The design and development of nanoparticle- and microparticle-based delivery systems for the encapsulation, protection, and controlled release of active agents has grown considerably in the agrochemical, cosmetic, food, personal care, and pharmaceutical industries. These colloidal delivery systems can be utilized to overcome problems such as poor solubility, low activity, and chemical instability of active agents, as well as to create novel functional attributes such as controlled or targeted delivery. The purpose of this article is to develop a systematic approach, referred to as “delivery-by-design” (DbD), to make the design and fabrication process more efficient and effective. Initially, a brief review of some of the challenges associated with incorporating active agents into commercial products is given, and then an overview of different kinds of simple and complex colloidal delivery systems is given. The DbD approach is then presented as a series of stages: (1) definition of the molecular and physicochemical properties of the active agent; (2) definition of the required physicochemical, sensory, and functional attributes of the end-product; (3) specification of the required attributes of the colloidal delivery system; (4) specification of particle properties and delivery system selection; (5) optimization of delivery system manufacturing process; (6) establishment and implementation of delivery system testing protocol; and (7) optimization of delivery system performance. Utilization of the DbD approach may lead to more rapid design of efficacious and economically viable colloidal delivery systems for commercial applications.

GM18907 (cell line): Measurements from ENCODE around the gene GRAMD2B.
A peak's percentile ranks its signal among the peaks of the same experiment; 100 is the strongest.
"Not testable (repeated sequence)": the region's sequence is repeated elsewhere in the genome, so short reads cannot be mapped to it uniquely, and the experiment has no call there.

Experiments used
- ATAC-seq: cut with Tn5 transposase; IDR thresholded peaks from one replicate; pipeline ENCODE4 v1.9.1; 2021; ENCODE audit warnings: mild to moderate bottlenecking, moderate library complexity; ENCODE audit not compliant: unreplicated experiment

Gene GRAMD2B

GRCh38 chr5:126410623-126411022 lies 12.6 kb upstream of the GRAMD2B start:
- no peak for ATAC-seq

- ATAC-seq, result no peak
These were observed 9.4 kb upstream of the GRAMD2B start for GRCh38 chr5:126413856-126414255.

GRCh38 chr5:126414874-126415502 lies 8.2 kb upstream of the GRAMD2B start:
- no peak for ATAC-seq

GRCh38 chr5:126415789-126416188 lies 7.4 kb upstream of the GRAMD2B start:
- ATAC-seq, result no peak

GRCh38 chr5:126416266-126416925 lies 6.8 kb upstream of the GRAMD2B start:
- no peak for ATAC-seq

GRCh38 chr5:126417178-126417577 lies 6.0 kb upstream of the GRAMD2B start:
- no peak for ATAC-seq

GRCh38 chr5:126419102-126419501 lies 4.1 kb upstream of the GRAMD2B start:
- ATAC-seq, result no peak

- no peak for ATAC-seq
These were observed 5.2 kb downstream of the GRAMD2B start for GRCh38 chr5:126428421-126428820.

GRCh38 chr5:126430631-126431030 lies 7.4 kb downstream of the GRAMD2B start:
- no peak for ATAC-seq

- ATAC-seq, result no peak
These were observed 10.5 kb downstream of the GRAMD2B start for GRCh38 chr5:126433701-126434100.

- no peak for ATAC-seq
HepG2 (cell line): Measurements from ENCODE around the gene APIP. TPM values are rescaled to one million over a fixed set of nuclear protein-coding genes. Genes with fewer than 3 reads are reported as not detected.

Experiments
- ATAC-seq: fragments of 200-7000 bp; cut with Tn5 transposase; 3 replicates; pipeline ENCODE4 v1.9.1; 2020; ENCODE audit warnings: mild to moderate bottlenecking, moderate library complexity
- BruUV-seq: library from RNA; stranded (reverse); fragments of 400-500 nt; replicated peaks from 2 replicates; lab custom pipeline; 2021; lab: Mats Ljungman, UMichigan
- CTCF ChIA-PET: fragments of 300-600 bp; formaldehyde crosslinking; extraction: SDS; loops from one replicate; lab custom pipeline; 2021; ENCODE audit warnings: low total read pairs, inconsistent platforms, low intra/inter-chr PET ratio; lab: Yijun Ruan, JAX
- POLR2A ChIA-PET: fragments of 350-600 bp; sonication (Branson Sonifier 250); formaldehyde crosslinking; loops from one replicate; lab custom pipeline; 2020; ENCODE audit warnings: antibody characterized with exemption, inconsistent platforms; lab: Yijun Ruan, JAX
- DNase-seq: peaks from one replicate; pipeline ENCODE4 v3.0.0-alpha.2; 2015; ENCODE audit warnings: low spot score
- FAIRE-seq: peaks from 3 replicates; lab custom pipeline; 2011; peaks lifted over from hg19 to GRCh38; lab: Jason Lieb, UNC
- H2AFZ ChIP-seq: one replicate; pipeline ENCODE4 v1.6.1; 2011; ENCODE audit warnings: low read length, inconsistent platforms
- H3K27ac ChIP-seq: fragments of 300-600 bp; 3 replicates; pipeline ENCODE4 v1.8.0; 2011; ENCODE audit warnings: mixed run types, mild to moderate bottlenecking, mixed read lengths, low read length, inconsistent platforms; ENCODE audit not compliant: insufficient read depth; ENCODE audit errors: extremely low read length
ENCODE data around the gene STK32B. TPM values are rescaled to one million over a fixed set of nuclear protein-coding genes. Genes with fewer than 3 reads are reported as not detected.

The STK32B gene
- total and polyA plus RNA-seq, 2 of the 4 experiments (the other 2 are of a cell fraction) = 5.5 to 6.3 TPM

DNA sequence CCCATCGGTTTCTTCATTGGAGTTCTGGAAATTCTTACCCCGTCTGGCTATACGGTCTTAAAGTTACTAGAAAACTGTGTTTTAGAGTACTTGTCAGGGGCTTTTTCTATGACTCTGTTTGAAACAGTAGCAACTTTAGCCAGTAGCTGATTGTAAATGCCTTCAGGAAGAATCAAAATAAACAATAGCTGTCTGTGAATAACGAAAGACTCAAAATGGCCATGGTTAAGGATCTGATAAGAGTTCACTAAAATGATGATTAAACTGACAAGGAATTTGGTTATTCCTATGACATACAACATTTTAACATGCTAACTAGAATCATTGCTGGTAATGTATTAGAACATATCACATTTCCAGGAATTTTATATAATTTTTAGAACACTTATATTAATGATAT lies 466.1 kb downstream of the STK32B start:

There is growing interest in the utilization of colloidal delivery systems for the encapsulation, protection, and controlled release of active agents, such as drugs, nutraceuticals, vitamins, antimicrobials, antioxidants, colors, and flavors. However, many of the scientific articles published in this area do not consider the practical aspects of designing and fabricating colloidal delivery systems, so that the systems developed have little economic feasibility. This article develops a comprehensive and systematic approach for developing colloidal delivery systems for specific functional applications. This DbD approach begins by specifying the most important physicochemical properties and functional attributes required for both the active agent and the end-product. It then specifies the properties that any colloidal delivery system must possess to meet these requirements, which enables one to focus on those delivery systems that are the most appropriate for a particular application. Optimization of a commercially feasible fabrication method to manufacture the colloidal delivery system is then emphasized. Finally, the DbD approach stresses the need for developing a systematic approach to characterizing and refining the properties of the colloidal delivery system during the development and production stage. The application of this approach by food scientists should lead to the creation of more effective and commercially viable colloidal delivery systems for particular applications.
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